This is a scarce book by a little-known Puritan, but was widely read and loved in his day. The premise of the book is that one should never waste time when alone, for that time could be spent in meditating upon God. Ranew covers what meditation is, that it is a duty for every Christian, how we can go about that duty, and how meditation is a spiritual pleasure.
During the seventeenth century, English Puritan pastors often encouraged their congregations in the spiritual discipline of meditating on God and His Word. Today, however, much of evangelicalism is either ignorant of or turned off to the idea of meditation.
In God's Battle Plan for the Mind, David Saxton seeks to convince God's people of the absolute necessity for personal meditation and motivate them to begin this work themselves. He has labored through numerous Puritan works in order to bring together the best of their insights on meditation. Standing on the shoulders of these giants, Saxton teaches us how to meditate on divine truth and gives valuable guidance about how to rightly pattern our thinking throughout the day.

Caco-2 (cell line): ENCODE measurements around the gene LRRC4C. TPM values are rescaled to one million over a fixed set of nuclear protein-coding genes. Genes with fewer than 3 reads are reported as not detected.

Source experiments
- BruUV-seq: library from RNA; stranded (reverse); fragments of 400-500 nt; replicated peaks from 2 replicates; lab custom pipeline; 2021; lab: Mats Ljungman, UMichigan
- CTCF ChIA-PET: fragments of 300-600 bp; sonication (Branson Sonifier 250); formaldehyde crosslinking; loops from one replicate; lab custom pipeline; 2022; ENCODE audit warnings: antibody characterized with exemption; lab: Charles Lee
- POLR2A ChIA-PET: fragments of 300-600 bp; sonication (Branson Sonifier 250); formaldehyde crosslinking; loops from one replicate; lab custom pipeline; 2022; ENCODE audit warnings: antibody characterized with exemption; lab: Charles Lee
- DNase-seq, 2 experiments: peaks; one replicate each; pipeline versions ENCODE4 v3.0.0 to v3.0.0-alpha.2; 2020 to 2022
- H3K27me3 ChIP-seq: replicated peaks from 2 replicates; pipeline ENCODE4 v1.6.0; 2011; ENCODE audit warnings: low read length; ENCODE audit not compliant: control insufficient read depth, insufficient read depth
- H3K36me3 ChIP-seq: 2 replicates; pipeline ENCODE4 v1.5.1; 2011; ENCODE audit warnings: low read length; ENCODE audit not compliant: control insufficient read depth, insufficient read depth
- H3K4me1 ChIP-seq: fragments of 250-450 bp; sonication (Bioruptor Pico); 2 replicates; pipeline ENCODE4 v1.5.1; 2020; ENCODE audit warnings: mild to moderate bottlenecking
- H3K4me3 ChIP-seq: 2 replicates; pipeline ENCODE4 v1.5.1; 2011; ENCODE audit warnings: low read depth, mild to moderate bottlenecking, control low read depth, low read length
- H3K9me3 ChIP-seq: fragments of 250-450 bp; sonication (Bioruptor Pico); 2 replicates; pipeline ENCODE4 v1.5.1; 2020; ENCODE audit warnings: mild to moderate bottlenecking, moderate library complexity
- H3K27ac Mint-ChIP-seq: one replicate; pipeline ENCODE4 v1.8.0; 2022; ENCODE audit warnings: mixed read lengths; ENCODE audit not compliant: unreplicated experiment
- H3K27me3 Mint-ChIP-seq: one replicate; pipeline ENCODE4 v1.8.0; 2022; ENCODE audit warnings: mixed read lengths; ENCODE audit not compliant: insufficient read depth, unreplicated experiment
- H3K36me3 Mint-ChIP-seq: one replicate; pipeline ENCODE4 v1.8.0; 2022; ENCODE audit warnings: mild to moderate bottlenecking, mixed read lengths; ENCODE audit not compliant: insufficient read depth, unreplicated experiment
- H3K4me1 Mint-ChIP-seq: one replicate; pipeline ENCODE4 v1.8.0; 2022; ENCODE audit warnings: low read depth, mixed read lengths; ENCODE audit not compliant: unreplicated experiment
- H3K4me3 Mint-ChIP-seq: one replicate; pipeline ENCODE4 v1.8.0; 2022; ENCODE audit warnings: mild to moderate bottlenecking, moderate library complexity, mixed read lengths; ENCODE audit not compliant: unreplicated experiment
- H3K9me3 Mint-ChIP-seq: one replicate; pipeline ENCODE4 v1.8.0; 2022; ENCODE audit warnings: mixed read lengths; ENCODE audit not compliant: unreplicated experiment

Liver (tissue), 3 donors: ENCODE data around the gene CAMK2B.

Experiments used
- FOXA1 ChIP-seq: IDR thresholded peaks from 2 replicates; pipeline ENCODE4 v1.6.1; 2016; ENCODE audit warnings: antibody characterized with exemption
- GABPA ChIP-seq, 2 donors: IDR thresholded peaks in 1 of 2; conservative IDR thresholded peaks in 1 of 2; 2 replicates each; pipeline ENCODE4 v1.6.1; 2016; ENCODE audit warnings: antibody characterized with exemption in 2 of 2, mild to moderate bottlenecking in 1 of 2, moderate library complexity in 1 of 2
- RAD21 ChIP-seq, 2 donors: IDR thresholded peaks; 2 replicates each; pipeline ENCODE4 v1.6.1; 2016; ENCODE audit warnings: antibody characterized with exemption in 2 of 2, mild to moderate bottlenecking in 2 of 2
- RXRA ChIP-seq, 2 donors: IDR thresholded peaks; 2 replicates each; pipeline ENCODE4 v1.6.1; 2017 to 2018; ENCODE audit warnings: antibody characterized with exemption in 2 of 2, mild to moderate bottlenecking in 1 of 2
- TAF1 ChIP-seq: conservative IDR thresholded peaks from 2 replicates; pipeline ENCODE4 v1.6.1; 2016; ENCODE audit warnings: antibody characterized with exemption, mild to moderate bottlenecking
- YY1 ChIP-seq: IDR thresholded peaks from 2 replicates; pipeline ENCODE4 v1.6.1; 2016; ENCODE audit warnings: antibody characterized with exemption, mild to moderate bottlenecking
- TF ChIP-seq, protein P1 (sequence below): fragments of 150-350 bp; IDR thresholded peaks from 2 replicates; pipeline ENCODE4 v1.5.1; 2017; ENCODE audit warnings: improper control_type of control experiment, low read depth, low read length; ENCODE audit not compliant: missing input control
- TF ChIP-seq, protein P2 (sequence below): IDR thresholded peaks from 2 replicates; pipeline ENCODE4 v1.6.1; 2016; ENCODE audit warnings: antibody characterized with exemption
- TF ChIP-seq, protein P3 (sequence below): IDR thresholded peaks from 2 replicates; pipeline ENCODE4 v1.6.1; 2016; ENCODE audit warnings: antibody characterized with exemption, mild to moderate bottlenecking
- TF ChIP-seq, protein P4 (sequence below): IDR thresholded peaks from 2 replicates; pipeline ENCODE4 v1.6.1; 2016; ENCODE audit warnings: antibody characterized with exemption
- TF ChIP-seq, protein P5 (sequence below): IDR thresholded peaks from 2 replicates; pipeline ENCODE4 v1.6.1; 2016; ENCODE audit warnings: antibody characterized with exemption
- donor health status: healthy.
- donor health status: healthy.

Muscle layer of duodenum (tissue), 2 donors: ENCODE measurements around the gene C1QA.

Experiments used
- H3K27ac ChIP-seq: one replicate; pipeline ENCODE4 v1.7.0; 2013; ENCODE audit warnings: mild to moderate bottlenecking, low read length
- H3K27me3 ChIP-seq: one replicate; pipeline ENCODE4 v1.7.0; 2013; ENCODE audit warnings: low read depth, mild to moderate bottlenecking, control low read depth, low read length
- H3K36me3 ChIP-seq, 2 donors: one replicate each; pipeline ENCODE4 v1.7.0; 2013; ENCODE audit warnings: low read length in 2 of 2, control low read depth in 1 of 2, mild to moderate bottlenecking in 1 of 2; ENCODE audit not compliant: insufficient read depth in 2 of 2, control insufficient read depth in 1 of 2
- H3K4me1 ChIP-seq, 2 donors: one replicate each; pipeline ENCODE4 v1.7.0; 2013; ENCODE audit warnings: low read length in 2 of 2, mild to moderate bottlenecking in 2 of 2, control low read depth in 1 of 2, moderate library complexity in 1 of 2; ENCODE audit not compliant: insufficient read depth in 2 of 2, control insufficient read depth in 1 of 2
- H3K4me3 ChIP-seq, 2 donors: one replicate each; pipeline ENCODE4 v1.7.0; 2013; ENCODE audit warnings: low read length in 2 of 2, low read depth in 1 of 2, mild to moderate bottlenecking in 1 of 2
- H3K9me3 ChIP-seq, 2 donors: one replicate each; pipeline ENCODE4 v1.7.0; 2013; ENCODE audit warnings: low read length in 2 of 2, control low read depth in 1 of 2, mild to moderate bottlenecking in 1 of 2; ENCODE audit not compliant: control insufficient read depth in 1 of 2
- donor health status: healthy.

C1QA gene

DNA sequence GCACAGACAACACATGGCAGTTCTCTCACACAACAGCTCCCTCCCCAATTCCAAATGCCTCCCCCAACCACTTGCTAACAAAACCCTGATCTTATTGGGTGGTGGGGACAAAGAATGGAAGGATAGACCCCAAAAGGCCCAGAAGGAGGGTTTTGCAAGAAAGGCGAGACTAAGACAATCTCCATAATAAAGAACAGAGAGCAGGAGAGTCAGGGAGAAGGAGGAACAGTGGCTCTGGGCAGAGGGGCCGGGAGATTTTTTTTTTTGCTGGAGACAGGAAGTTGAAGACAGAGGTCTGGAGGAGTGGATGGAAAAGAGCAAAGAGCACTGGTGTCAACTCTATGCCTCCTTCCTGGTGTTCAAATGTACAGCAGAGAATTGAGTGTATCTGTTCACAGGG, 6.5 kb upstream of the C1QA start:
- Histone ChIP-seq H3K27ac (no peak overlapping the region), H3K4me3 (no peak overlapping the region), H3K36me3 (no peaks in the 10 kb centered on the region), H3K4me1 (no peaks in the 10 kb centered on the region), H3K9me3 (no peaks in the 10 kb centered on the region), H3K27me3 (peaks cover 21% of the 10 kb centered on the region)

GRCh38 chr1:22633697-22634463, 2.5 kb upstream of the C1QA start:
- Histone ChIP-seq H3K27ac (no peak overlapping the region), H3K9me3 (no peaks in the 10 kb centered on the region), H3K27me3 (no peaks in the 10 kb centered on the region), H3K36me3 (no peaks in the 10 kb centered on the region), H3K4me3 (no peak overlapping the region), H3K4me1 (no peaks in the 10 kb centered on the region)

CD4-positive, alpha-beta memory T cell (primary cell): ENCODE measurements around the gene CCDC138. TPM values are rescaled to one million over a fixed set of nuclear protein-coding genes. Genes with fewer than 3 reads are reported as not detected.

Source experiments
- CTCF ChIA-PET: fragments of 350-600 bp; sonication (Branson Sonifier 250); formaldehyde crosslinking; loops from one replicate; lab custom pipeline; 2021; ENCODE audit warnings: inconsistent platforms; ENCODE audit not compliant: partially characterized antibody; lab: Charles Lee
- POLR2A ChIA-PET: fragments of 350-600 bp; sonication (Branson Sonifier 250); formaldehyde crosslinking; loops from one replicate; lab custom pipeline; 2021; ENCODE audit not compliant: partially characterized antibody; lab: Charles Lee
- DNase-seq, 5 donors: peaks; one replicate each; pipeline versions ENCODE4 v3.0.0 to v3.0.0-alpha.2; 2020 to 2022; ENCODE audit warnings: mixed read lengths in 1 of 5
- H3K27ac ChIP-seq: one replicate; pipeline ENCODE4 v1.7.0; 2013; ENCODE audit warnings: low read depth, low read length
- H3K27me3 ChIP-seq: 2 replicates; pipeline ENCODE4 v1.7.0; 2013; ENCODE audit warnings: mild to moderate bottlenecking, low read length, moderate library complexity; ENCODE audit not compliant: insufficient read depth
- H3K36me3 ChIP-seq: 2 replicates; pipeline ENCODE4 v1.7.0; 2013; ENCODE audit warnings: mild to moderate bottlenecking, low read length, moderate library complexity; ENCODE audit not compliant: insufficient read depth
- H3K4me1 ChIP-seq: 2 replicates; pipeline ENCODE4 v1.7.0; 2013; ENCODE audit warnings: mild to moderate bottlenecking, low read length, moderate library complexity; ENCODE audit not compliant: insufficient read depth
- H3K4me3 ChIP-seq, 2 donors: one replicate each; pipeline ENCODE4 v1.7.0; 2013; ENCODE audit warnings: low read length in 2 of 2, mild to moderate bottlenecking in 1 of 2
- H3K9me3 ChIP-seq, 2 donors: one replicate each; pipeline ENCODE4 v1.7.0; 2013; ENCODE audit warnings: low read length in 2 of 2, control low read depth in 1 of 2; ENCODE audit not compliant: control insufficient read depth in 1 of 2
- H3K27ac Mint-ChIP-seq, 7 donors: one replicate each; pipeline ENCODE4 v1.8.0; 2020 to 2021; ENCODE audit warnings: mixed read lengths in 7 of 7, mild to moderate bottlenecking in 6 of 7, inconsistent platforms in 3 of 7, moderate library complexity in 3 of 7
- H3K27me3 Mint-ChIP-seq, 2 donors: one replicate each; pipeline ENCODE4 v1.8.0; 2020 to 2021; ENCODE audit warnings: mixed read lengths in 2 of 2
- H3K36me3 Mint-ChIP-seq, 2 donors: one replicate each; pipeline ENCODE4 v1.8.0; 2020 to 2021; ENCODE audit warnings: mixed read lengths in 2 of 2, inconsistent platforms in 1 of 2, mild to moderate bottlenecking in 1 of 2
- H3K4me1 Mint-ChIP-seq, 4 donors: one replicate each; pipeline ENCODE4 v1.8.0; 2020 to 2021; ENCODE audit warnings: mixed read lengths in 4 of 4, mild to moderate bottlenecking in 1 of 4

We live in a fast-paced world, and our minds are working in overdrive. Mindfulness promises a method of tuning out the voices for a few minutes to live in the moment. Biblical meditation offers something better: an opportunity to be transformed by God's voice of truth.
Psalm 1 says that the person who delights in God’s word and meditates on it day and night is like a “tree planted by streams of water”. Linda Allcock gives us a framework to help us slow down and dwell deeply on God’s word so that it clears our minds and fills our hearts, making a real difference to the way we live.
This book will help Christians who feel overwhelmed by their thought life, as well as those who want to go deeper in their devotional life.
Full of down-to-earth anecdotes and practical advice, this warm and accessible book is designed to help make biblical meditation part of your everyday life.